Greg Rucka has been talking about what was behind his decision to leave DC a couple of years ago, and how he feels about the end of his tenure on Marvel's Punisher - as well as his feelings about both companies' current attitude towards creators in general. Spoiler: He's not very much in favor of the way things are.In an interview with Clint Magazine, Rucka said that he's "reached the end of my Work For Hire rope," adding that "I have spent a lot of my comics career in service of other masters, and I've had enough of that for now. I'm sick to death of the way the Big Two treat people."

Describing his relationship with DC as "seven very good years... and they took gross advantage of me," he went on to admit that "that's partially my fault, but not entirely. At this point, I see no reason why I should have to put up with that, I can sink or swim on my own." He pointed to Dan Didio's claim that Gotham Central "never made any money" and responded by saying that "That book has made nothing but money as a trade" (It has been issued twice in collected format, once in paperback and then reissued in hardcover, somewhat backing up Rucka's point). "Right now, where the market is, I have no patience for it," he said.

He also hinted at friction with Marvel, saying that "the Powers-That_be at Marvel, without talking to me, decreed that [the Punisher is] going to join a team on another book. That's their choice, they own him, but I don't have to be happy about it."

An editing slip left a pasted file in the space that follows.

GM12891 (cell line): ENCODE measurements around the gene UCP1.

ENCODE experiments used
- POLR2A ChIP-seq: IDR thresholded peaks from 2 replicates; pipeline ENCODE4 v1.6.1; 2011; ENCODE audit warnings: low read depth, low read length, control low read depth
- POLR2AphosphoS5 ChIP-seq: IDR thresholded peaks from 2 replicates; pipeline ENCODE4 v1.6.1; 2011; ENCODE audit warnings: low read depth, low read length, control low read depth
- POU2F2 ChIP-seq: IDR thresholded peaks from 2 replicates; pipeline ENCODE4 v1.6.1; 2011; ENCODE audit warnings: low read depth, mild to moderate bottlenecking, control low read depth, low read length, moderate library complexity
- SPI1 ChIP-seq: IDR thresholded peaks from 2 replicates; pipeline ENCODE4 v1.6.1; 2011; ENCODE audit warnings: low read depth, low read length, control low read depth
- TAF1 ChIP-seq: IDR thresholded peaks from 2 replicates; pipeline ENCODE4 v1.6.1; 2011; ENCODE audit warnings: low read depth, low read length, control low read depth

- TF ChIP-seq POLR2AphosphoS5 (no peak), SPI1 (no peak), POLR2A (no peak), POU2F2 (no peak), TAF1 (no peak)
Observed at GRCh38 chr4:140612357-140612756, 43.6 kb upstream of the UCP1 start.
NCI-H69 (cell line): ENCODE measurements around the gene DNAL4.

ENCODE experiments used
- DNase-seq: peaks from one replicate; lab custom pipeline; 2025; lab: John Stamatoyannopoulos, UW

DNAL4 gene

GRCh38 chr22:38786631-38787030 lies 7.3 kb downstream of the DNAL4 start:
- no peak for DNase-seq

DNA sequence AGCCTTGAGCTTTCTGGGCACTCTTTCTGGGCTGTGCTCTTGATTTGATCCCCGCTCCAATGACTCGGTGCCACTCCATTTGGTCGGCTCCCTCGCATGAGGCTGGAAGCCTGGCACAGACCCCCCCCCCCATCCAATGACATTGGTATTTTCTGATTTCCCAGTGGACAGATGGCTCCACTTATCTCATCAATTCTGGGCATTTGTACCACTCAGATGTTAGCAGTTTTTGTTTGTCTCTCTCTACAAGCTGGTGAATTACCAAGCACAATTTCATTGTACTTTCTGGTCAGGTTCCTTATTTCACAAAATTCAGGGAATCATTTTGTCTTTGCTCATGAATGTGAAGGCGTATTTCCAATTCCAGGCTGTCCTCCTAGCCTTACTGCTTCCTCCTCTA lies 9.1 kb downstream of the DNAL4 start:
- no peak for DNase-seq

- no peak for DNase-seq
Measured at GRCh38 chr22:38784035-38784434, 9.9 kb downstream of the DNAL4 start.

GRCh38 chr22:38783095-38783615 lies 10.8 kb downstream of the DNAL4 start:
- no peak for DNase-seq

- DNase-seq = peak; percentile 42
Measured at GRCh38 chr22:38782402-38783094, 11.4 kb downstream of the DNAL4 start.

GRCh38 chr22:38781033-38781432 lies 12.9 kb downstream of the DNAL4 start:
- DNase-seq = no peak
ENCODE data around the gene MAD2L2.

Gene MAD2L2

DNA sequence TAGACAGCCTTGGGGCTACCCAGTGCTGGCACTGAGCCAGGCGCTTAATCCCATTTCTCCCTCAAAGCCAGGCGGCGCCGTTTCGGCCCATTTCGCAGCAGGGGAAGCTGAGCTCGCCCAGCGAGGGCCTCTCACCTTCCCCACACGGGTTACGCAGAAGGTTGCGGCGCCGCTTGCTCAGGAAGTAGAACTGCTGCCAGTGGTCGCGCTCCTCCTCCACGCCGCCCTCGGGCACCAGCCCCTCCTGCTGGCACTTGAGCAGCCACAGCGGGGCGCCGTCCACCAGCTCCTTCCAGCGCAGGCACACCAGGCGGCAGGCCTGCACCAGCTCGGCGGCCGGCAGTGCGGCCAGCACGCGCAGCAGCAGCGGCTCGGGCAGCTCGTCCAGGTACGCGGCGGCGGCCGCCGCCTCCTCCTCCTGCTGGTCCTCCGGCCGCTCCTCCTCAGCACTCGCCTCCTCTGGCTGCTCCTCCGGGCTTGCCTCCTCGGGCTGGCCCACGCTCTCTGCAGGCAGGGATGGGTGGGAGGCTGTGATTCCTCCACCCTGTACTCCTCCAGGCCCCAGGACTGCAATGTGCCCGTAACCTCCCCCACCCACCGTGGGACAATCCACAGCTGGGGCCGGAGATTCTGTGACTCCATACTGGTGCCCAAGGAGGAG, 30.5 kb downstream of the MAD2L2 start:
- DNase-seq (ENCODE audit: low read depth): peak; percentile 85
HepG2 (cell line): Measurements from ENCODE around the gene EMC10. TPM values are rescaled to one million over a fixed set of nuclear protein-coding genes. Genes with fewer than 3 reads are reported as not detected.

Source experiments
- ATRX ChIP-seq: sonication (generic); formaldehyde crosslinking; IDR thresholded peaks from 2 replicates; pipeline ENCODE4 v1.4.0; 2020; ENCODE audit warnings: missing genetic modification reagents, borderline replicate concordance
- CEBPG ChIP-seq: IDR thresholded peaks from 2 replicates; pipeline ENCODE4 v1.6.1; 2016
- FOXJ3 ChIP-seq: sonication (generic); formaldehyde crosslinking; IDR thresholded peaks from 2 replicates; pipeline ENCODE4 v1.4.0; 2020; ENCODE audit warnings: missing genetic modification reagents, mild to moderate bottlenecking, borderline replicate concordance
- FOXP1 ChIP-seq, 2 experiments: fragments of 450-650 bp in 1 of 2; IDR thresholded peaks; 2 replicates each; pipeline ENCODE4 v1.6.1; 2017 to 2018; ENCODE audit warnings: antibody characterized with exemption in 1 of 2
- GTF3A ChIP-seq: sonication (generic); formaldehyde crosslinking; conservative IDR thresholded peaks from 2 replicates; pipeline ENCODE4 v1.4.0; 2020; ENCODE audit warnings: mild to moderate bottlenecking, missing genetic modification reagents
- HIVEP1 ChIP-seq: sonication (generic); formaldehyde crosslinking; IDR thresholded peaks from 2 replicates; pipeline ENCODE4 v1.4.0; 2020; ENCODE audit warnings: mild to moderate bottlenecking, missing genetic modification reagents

"Despite what the publishers say, their interest in the talent is minimal now, the interest is only in promoting the financial worth of their properties," Rucka went on. "That was not the case as of two or three years ago, when there was an 'Exclusives War', but that's all gone by the wayside now. Ultimately, they are saying, 'We don't need you,' because they can get a million more just like you. For every person who passes on the opportunity to write Spider-Man or Superman, I guarantee there are 5000 hungry writers who would give their eye-teeth to do it. But just because they want to do it, it doesn't mean they are capable of doing it."

The impetus behind the switch in creator relations has been the rise of the superhero movie, Rucka believes. "You are seeing a grotesque Hollywoodisation of the two main companies. There was at least a period where I felt that the way they wanted to make money was by telling the best story they could; now the quality of the work matters less than that the book comes out. There is far less a desire to see good work be done," he said. "DC are playing catch up with Marvel, because of things like The Avengers breaking six hundred million domestic. That's a lot of money, I don't begrudge Warner Bros wanting to make bank it would be like blaming a shark for eating, but l do think that the pursuit of that financial windfall bears a detrimental effect on the creative and artistic side."

Alongside his ongoing webcomic Lady Sabre and the Pirates of the Ineffable Aether (with artist Rick Burchett), Rucka's current creator-owned projects include Stumptown with artist Matthew Southworth, and the upcoming Lazarus with Michael Lark, which launches next year.

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